Skip to main content

support Python 2 with fewer warts

Project description

The future module helps run Python 3.x-compatible code under Python 2.

The goal of the future module is to allow you to write clean, modern Python 3.x-compatible code today and to run it with minimal effort under Python 2 alongside a Python 2 stack of dependencies.

It is designed to be used as follows::

from __future__ import division, absolute_import, print_function
from future import common_iterators, disable_obsolete_builtins, super

# Then Python 3-compatible code, e.g.
for i in range(10**9):

class verbose_list(list):
    def append(self, item):
        print('Adding an item')
        return super().append(item)    # new simpler super() function

# These raise NotImplementedErrors:
# apply(), cmp(), coerce(), xrange(), etc.



Does it work?


Probably not.


Who is this for?

  1. People who would prefer to write clean, future-proof Python 3.3+-compatible code, but whose day-jobs require that their code run on a Python 2 stack.
  2. People who wish to simplify migration of their codebases to Python 3.3+, module by module and feature by feature.
  3. People with existing or new Python 3.3+ codebases who wish to provide Python 2.6 and 2.7 support easily.
  4. People who like debugging crazy exceptions.

What is the relationship between this project and python-modernize?


python-modernize is great, and this project is designed to complement it. For a project wishing to migrate to Python 3, python-modernize is useful for starting the process of cleaning up legacy code idioms and translating code into a more modern idiom: a common subset of Python 3 and Python 2 that should run under either platform.

future allows hand-written Python 3 code to run with less work and and less backward-compatible cruft on Python 2.


What is the relationship between this project and six?


future is a higher-level interface that builds on the six module. They share the same goal of supporting codebases that work on both Python 2 and Python 3 without modification. They differ in the interface they offer, the Python versions they target, and the amount of magic in the implementation.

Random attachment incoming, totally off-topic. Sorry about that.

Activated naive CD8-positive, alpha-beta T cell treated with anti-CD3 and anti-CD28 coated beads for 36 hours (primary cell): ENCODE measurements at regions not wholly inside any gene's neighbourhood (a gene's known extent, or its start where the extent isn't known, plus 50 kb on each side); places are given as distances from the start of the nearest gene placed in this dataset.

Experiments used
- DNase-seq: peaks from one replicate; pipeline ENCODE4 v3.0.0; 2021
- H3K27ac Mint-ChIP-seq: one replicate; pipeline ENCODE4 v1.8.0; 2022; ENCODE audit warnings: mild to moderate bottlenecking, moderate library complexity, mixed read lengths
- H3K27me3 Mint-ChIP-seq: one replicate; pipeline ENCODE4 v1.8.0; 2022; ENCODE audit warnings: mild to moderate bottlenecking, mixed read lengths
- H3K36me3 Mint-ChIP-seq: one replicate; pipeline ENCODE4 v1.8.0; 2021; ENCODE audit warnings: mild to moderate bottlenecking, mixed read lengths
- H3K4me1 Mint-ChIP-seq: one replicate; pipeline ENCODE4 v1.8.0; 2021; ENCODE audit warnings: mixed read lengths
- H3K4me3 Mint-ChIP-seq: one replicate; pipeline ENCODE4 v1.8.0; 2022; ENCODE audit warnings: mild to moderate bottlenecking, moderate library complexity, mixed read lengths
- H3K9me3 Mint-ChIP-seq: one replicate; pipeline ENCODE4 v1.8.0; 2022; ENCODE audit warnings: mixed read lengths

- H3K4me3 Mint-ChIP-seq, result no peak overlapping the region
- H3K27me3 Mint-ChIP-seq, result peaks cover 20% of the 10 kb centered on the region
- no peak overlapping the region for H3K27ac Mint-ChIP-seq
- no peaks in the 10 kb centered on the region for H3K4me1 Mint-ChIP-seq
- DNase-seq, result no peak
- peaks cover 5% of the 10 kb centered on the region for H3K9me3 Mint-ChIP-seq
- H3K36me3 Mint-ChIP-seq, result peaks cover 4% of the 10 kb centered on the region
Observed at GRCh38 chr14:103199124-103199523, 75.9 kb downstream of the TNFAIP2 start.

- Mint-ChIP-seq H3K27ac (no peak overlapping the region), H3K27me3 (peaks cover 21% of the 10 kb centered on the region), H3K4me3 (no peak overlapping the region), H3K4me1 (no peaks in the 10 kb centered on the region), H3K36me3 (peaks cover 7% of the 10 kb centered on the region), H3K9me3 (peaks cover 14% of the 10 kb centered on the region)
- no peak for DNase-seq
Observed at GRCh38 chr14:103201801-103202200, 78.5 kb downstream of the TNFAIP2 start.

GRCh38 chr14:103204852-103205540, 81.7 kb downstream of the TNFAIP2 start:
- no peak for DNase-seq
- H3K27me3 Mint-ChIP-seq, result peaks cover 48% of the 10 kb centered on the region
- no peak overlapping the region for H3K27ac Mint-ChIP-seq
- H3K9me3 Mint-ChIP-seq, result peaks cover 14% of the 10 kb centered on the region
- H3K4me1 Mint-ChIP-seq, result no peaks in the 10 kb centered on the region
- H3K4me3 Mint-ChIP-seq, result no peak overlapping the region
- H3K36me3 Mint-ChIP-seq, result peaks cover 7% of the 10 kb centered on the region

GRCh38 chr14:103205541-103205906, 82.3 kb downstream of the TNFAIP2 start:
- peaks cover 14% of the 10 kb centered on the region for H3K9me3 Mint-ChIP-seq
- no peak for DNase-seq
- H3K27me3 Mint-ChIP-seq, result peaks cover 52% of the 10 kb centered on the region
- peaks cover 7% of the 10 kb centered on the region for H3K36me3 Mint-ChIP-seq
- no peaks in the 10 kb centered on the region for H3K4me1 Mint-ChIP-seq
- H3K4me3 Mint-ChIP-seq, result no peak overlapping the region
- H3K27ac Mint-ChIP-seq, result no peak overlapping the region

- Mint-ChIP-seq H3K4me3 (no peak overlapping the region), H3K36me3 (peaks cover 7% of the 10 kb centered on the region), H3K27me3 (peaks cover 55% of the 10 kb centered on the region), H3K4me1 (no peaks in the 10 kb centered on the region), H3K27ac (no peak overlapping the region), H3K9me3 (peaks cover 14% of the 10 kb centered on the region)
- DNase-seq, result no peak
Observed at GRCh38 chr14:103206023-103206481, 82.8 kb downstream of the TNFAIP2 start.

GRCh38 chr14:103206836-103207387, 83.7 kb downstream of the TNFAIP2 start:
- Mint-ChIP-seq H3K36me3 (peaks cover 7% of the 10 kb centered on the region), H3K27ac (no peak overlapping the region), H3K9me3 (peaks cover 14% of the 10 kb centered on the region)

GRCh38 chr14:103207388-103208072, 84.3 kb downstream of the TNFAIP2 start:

Codebases that use it are sometimes standard Python 3 code, sometimes Python 2 code, and sometimes six-specific wrapper interfaces.

Here is a simple example of code compatible with both Python 2 and Python 3 using six:

from six.moves import xrange
for i in xrange(10**8):    # invalid Python 3 code

Here is the corresponding example using the future module:

from future import common_iterators
for i in range(10**8):     # standard Python 3

Note that the former introduces warty Python 2 cruft into a Python 3 codebase in order to offer Python 2 support. The latter example is standard Python 3 code, with an import line that has no effect on Python 3.

Another difference is version support: future supports only Python 2.6, Python 2.7, and Python 3.3+. In contrast, six is designed to support versions of Python prior to 2.6 and Python 3.0-3.2. Some of the interfaces provided by six (like the next() function) are superseded by features provided in Python 2.6 and Python 2.7, such as from __future__ import print_function.

Another difference is that the implementation of future is more magical (i.e. evil). It does scary, ugly things so your code doesn’t have to.


Can you support feature XYZ from the standard library in Python 3.3+ on Python 2.x?


Probably not. Our goal is to make it as easy as possible to support both platforms using standard Python 3 code, in order to facilitate Python 3 adoption. Our goal is not to reimplement shiny new features from Python 3 in Python 2. That may be a worthwhile goal, but it belongs in a separate project.


How did the original need for this arise?


In teaching Python to newbies, we faced a dilemma: teach them Python 3, which was future-proof but not as useful today because of weaker 3rd-party package support, or teach them Python 2, which was more useful today but would require them to unlearn various habits soon. We searched for ways to avoid polluting the world with more deprecated code.


Do you support Pypy and/or Jython?


Not sure. This would be nice. Pull requests, please!


Should I use this in production?


No! Maybe one day?… But no!


Can I help?


Yes, we welcome bug reports, tests, and pull requests.

Project details

Download files

Download the file for your platform. If you're not sure which to choose, learn more about installing packages.

Filename, size & hash SHA256 hash help File type Python version Upload date
future-0.0.1.tar.gz (8.6 kB) Copy SHA256 hash SHA256 Source None Jul 14, 2013

Supported by

Elastic Elastic Search Pingdom Pingdom Monitoring Google Google BigQuery Sentry Sentry Error logging AWS AWS Cloud computing DataDog DataDog Monitoring Fastly Fastly CDN SignalFx SignalFx Supporter DigiCert DigiCert EV certificate StatusPage StatusPage Status page